Keep the bullet list of achievements to a maximum of five points for each company. This way, you’ll make yourself choose the most important and relevant achievements and keep the section brief but informative.
If you’ve had several jobs and your digital marketing CV ends up being more than two pages long, have it read by a professional resume writer or editor. They’ll check your writing and shorten your resume without sacrificing the value for recruiters.
A question that often comes up in the Work Experience section is:
Even if you’re just starting your career in digital marketing, you may have more experience than you think. For example, you can mention:
- Relevant volunteering experience
- Personal projects you’ve completed on your own
- Digital marketing-related school projects
- Pro bono work for businesses or charities
- Internships and digital marketing apprenticeships
For non-marketing related work, dig deep for experience that can serve you well in a digital marketing career. For example, volunteering to help organize an art exhibit shows you have the eye to create visual assets for digital marketing campaigns. Use these experiences to show you have what it takes to succeed in a digital marketing career.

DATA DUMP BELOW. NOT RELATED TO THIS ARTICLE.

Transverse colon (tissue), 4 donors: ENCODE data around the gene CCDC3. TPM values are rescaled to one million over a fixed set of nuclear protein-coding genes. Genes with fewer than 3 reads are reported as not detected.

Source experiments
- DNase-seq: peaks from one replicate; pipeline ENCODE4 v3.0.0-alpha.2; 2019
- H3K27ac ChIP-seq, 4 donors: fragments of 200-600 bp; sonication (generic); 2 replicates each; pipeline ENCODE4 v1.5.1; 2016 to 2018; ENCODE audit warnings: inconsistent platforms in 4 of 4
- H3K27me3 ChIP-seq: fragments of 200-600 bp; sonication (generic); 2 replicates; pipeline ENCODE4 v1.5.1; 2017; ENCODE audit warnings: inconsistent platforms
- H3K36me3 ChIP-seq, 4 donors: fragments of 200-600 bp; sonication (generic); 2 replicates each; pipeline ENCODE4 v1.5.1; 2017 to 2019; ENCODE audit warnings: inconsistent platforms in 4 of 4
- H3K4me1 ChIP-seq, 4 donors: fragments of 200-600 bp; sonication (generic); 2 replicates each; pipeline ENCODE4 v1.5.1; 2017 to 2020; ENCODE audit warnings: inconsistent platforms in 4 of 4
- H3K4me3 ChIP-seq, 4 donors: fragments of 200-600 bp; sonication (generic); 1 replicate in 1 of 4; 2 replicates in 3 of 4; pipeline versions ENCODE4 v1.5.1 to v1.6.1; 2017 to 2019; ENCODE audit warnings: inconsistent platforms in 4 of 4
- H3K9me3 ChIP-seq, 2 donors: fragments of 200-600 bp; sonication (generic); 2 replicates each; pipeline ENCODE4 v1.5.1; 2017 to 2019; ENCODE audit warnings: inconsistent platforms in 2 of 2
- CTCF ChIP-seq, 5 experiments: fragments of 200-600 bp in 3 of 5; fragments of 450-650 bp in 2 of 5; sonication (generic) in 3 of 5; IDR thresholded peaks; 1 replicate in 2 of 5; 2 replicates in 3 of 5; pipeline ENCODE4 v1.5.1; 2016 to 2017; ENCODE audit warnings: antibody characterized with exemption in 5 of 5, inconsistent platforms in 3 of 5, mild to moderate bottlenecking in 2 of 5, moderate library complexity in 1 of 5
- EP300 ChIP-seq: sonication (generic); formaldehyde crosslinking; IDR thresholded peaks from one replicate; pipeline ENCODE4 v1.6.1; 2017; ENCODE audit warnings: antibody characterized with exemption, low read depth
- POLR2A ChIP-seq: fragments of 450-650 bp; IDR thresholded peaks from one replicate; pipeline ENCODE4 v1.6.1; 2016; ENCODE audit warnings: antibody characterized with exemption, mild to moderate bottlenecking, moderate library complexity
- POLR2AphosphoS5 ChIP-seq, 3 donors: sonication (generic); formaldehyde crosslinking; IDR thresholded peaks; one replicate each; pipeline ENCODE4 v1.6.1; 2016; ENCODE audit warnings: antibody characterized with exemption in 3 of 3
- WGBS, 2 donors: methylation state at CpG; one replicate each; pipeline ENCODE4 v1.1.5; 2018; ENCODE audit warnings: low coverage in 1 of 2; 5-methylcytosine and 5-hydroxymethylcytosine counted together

Step 4: Make a key skills section
Digital marketing is a big field, so you might be tempted to write a mile-long list of skills. To keep this section focused and concise, let’s choose the best ones.
By “the best ones,” I mean the skills required for the job you’re applying for. Carefully read the job description and list the skills you do have. For this reason, you may have to tailor your resume to each application.
In general, the top skills to include in a digital marketer resume are:
- Content Management System (CMS)
- Content marketing
- Social media skills
- Customer Relationship Management (CRM) software
- Lead generation & nurturing
- Email marketing
- Content marketing tools (SEO, SMM, graphic design, etc.)
- Paid social media advertising
- Communication (written and spoken)
- Content creation
- Content strategy development
Each skill above has subsections. For example, “blog post writing” and “SEO content optimization” are subareas of “Content Marketing.” Add relevant sub-skills accordingly. They will give the recruiter the context they need to assess your suitability for the job.